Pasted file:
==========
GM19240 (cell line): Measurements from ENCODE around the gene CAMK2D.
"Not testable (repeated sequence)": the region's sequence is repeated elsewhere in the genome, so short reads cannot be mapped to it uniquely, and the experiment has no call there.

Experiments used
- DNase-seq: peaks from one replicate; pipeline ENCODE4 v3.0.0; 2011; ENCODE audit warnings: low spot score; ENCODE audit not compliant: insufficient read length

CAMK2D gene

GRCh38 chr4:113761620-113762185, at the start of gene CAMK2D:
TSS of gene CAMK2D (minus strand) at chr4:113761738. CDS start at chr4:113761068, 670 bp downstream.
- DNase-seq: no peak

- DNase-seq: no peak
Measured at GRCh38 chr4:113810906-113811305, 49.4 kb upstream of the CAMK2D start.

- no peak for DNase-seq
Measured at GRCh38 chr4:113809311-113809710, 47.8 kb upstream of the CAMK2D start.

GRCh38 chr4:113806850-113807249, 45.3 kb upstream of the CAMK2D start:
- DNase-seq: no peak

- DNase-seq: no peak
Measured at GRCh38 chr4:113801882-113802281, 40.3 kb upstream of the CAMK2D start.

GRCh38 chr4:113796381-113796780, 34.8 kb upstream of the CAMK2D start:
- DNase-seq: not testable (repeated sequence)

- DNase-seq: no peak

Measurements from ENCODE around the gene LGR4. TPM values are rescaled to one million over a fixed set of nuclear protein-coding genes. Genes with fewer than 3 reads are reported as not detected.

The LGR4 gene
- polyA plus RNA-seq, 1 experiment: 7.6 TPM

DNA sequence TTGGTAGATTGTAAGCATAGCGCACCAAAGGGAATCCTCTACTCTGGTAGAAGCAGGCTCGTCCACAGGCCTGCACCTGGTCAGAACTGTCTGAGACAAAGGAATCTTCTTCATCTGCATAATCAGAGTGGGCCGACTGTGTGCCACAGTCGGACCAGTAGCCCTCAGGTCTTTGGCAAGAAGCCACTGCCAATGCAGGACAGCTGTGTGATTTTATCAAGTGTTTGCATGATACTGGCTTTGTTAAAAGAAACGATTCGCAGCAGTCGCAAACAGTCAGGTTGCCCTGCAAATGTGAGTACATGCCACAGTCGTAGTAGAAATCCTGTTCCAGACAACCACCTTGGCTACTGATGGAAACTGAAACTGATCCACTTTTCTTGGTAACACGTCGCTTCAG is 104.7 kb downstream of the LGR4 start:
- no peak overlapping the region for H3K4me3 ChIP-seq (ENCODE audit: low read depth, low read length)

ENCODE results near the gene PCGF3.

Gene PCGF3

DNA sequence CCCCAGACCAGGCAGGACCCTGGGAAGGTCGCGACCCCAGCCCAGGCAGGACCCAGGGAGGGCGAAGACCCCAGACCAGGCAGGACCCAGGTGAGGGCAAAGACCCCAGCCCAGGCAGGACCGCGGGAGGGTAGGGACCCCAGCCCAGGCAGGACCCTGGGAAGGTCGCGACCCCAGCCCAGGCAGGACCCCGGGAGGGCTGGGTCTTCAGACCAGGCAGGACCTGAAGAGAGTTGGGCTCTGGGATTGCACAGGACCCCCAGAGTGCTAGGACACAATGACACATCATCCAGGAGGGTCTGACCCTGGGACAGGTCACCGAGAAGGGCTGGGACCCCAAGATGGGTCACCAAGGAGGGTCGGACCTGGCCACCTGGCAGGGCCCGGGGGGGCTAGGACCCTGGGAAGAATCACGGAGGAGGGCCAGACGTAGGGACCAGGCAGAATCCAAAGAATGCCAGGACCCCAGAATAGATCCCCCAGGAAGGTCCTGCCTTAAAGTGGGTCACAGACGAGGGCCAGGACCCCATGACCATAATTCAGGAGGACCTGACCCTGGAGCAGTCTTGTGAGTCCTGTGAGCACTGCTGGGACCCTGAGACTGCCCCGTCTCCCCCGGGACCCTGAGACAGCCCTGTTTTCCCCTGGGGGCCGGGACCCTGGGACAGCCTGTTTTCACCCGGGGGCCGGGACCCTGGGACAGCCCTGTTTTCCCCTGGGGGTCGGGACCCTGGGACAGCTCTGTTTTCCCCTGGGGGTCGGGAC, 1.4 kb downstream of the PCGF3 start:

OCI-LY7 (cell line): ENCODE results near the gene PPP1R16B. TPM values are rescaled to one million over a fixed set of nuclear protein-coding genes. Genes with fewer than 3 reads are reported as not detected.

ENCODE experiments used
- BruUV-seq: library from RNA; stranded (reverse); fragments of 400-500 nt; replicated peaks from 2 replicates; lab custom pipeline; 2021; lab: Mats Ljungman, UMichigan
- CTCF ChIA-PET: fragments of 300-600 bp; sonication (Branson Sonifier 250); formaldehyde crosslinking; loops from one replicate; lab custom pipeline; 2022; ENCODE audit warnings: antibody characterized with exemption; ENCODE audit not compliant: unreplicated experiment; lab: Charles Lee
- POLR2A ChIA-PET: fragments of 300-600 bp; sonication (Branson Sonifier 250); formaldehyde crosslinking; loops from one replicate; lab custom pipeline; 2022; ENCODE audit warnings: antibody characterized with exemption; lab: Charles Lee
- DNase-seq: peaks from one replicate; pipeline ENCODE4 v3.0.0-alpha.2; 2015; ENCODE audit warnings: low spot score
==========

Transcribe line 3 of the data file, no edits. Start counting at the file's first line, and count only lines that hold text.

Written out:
Experiments used